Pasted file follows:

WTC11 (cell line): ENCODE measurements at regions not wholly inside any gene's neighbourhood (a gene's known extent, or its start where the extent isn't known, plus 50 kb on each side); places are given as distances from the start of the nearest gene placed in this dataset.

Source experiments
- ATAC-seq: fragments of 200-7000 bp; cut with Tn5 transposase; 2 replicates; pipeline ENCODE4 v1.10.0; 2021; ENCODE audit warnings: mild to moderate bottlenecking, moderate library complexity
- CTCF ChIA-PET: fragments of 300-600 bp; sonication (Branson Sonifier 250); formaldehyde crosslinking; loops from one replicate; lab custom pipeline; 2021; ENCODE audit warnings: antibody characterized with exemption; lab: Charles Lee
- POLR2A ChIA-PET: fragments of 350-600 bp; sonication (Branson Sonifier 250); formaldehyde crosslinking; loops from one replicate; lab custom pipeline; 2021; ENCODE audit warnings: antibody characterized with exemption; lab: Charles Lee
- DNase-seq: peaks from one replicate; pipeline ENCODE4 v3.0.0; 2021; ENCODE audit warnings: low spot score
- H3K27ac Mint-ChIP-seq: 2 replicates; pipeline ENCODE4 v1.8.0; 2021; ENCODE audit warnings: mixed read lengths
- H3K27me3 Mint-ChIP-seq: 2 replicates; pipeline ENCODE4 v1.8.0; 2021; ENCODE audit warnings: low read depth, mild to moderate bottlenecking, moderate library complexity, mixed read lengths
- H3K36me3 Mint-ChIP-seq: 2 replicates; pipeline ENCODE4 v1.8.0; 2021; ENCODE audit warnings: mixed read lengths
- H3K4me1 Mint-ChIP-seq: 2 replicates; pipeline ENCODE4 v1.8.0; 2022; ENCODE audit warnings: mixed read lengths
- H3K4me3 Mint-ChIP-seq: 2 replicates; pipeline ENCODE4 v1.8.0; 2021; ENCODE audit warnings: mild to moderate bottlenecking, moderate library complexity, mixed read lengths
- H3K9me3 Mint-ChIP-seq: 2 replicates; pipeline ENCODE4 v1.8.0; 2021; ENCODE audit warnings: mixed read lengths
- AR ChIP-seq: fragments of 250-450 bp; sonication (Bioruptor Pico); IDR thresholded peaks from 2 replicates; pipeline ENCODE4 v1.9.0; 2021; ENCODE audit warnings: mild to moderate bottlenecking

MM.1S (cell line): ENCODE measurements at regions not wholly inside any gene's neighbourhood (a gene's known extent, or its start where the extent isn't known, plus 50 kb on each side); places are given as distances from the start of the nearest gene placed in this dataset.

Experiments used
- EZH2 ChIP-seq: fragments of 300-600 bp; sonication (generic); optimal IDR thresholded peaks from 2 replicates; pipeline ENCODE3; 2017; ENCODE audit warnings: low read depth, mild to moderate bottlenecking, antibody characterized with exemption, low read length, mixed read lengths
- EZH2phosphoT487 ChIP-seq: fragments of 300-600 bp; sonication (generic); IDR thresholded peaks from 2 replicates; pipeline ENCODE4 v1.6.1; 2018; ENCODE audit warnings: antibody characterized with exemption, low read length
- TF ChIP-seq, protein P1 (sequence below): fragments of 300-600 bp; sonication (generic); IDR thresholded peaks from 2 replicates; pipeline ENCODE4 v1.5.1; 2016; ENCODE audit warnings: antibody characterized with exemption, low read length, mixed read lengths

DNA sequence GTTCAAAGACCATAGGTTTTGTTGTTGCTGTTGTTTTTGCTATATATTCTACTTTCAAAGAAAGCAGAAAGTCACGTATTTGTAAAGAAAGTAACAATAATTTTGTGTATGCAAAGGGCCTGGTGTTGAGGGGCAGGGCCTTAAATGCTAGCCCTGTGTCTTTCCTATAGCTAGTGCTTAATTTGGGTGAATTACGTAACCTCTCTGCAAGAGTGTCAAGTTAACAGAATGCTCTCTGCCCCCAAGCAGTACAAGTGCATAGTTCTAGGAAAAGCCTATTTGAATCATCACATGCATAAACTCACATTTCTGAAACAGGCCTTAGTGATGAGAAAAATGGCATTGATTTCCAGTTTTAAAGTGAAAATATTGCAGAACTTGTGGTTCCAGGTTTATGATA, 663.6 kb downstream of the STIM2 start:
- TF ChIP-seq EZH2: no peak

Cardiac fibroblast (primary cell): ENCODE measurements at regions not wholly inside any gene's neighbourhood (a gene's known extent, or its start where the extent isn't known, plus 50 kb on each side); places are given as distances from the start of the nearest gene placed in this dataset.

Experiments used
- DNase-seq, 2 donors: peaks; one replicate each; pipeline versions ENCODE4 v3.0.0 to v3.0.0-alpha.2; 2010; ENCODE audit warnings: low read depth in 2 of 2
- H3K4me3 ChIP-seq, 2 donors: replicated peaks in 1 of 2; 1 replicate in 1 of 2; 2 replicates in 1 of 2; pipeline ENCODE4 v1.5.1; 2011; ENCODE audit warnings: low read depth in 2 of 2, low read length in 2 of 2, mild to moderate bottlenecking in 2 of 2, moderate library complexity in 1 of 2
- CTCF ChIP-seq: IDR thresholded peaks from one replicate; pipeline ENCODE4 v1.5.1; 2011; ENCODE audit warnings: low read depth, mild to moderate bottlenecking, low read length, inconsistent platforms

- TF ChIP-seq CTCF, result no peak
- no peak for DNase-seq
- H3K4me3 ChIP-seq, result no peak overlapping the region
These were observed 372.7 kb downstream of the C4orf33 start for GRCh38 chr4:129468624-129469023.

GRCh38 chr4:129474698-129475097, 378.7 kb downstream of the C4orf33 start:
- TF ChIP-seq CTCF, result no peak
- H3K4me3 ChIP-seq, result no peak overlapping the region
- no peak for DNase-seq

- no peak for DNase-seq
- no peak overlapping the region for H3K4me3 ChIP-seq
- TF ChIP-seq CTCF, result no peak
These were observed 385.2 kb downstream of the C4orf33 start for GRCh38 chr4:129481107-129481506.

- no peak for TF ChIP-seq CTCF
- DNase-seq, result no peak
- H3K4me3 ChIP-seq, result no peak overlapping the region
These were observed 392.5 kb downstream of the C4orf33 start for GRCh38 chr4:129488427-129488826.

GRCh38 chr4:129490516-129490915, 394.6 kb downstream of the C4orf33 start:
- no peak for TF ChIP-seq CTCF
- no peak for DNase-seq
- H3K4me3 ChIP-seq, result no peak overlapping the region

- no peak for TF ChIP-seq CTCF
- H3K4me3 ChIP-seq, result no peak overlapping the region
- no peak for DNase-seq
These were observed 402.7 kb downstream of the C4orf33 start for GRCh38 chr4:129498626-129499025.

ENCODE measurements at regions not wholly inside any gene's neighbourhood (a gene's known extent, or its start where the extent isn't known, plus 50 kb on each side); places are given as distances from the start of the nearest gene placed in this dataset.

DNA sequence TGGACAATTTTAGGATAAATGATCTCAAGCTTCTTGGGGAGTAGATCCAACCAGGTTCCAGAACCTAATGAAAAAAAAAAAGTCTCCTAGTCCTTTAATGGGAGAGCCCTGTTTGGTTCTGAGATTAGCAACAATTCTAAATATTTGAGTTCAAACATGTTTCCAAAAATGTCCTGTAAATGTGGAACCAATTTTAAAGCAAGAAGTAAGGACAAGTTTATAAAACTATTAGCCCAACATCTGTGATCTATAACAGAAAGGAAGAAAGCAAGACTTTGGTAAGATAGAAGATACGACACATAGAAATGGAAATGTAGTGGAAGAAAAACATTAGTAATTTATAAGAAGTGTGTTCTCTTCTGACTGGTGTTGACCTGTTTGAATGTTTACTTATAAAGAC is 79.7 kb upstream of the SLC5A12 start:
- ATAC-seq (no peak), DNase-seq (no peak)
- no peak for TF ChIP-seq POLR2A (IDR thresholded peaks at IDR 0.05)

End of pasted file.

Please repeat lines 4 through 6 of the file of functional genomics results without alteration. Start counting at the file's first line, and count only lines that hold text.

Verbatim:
- CTCF ChIA-PET: fragments of 300-600 bp; sonication (Branson Sonifier 250); formaldehyde crosslinking; loops from one replicate; lab custom pipeline; 2021; ENCODE audit warnings: antibody characterized with exemption; lab: Charles Lee
- POLR2A ChIA-PET: fragments of 350-600 bp; sonication (Branson Sonifier 250); formaldehyde crosslinking; loops from one replicate; lab custom pipeline; 2021; ENCODE audit warnings: antibody characterized with exemption; lab: Charles Lee
- DNase-seq: peaks from one replicate; pipeline ENCODE4 v3.0.0; 2021; ENCODE audit warnings: low spot score